From the cold and hunger of the Leningrad front to the clinging mud of the Korsun operation, from the gates of Moscow in 1941 to Vienna and Berlin in 1945, the recollections of these anti-tank gunners cover the vast expanses of the Eastern Front. The vivid personal narratives selected for this book give a fascinating insight into the firsthand experience of anti-tank warfare seventy years ago.Their testimony reveals how lethal, rapid, smallscale actions gun against tank were fought, and it shows how such isolated actions determined the outcome of the massive offensives and counter-offensives that characterized the struggle on the Eastern Front.They recall the hazards, confusion and speed of combat, but they also provide details of the day-to-day routines of campaign life as part of a small, tightly knit team of men whose task was to take on the most feared tank armies of the day. Panzer Killers is a valuable addition to the series of graphic eyewitness accounts of every aspect of the Red Armys war on the Eastern Front published by Pen & Sword. It records the contribution of one of the neglected branches of the Soviet armed forces the anti-tank men who played a vital role in the complex military machine that stemmed the Germans advance, then forced them back to Berlin.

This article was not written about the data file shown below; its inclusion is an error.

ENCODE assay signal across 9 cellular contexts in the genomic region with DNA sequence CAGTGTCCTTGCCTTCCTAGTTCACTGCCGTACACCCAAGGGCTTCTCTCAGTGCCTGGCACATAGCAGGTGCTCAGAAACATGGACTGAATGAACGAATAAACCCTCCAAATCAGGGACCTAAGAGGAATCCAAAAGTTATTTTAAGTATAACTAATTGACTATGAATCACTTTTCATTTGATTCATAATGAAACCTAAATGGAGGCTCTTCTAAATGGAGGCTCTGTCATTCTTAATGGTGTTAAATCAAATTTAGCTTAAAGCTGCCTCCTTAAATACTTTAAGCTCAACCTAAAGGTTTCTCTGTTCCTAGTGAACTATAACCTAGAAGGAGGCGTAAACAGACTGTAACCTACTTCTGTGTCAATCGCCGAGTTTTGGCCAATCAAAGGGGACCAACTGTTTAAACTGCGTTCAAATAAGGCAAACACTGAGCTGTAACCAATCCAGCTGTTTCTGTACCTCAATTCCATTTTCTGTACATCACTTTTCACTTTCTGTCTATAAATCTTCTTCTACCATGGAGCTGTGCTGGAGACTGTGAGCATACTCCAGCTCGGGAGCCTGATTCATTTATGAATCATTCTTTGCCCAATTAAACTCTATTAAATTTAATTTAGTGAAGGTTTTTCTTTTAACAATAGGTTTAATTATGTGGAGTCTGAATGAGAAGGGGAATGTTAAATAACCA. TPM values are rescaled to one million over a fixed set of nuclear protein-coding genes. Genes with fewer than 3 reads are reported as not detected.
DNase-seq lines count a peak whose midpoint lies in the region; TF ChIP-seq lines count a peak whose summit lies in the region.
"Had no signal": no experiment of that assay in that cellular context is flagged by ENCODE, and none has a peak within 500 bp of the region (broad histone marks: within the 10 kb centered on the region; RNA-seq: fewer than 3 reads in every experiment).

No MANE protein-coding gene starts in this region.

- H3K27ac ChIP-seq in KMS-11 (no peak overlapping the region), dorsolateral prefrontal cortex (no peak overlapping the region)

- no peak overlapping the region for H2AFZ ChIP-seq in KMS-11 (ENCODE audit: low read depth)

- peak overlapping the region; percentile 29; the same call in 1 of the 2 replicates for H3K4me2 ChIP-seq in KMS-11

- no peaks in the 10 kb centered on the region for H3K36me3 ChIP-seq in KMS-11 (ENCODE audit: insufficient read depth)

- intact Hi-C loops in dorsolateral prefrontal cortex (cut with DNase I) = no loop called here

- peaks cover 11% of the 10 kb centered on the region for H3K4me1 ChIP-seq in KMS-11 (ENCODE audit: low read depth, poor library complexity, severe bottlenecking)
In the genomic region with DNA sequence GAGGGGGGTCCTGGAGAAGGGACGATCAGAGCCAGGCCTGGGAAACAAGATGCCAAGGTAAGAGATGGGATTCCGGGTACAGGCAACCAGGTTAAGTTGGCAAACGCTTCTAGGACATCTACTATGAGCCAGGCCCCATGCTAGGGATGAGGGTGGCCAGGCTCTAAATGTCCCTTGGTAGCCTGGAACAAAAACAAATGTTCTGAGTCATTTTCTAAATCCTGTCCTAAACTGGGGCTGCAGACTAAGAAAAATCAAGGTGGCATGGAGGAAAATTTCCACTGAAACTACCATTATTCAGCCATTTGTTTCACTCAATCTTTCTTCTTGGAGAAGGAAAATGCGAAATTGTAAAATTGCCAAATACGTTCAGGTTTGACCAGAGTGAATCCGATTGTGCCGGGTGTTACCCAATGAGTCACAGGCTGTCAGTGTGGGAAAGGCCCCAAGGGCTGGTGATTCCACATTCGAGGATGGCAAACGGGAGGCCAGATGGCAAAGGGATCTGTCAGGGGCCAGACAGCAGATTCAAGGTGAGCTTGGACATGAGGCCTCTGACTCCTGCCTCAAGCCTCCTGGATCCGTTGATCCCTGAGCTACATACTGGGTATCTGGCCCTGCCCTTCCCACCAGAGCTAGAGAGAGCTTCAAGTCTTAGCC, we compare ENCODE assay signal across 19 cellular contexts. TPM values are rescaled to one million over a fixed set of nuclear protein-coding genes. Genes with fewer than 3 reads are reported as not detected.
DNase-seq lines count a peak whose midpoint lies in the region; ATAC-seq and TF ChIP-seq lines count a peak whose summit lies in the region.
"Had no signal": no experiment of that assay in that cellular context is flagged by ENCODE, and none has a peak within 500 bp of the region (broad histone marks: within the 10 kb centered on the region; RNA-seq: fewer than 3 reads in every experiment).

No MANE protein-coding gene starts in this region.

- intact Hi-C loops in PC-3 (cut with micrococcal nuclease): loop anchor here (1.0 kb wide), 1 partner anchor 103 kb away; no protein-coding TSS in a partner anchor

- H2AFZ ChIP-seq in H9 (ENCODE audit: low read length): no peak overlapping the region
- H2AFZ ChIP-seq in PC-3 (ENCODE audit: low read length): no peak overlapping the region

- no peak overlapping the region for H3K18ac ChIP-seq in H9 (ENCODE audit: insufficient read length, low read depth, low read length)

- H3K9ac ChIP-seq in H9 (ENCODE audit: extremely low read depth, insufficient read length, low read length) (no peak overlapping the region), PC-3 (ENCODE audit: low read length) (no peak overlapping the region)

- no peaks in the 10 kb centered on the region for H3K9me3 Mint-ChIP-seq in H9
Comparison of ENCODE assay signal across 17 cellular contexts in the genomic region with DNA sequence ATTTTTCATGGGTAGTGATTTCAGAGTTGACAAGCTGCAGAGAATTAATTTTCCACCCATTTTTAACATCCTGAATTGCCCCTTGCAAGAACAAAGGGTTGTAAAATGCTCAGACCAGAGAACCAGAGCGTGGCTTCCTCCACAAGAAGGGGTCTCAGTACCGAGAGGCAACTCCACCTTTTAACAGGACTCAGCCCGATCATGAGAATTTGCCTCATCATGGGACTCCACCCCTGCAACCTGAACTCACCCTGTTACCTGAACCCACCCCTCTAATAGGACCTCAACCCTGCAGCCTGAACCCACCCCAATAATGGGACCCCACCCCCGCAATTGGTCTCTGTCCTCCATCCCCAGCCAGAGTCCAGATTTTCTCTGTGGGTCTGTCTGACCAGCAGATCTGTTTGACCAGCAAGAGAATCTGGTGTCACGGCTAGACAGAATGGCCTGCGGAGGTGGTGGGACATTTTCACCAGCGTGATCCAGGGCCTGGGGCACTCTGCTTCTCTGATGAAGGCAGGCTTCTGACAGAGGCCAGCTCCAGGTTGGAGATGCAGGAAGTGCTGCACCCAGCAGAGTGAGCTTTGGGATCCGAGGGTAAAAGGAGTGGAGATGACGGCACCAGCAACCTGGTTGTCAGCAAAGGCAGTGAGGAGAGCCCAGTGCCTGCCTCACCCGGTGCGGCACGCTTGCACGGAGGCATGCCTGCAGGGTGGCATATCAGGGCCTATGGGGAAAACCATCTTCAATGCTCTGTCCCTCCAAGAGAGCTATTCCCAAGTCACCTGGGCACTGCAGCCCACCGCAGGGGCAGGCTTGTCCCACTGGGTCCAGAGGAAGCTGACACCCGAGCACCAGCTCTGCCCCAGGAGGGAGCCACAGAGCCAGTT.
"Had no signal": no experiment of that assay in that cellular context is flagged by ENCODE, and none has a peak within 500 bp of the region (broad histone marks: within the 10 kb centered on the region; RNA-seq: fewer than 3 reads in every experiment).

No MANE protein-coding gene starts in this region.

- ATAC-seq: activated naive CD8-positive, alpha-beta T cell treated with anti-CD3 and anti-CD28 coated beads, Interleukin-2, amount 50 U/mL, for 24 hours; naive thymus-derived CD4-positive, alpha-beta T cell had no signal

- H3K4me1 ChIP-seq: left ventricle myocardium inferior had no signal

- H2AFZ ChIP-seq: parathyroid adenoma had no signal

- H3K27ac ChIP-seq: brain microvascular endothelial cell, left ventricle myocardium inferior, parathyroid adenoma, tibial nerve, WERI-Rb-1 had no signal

“Remarkable personal journals . . revealing the combat experience of the German-Russian War as seldom seen before . . . a harrowing yet poignant story” (Military Times). Hans Roth was a member of the anti-tank panzerjager battalion, 299th Infantry Division, attached to the Sixth Army, as the invasion of Russia began. As events transpired, he recorded the tension as the Germans deployed on the Soviet frontier in June 1941. Then, a firestorm broke loose as the Wehrmacht tore across the front, forging into the primitive vastness of the East. During the Kiev encirclement, Roth’s unit was under constant attack as the Soviets desperately tried to break through the German ring. At one point, after the enemy had finally been beaten, a friend serving with the SS led him to a site—possibly Babi Yar—where he witnessed civilians being massacred. After suffering through a brutal winter against apparently endless Russian reserves, his division went on the offensive again when the Germans drove toward Stalingrad. In these journals, attacks and counterattacks are described in you-are-there detail. Roth wrote privately, as if to keep himself sane, knowing his honest accounts of the horrors in the East could never pass Wehrmacht censors. When the Soviet counteroffensive of winter 1942 begins, his unit is stationed alongside the Italian 8th Army, and his observations of its collapse, as opposed to the reaction of the German troops sent to stiffen its front, are of special fascination. Roth’s three journals were discovered many years after his disappearance, tucked away in the home of his brother. After his brother’s death, his family discovered them and sent them to Rosel, Roth’s wife. In time, Rosel handed down the journals to Erika, Roth’s only daughter, who had emigrated to America. Roth was likely working on a fourth journal before he was reported missing in action in July 1944. Although his ultimate fate remains unknown, what he did leave behind, now finally revealed, is an incredible firsthand account of the horrific war the Germans waged in Russia.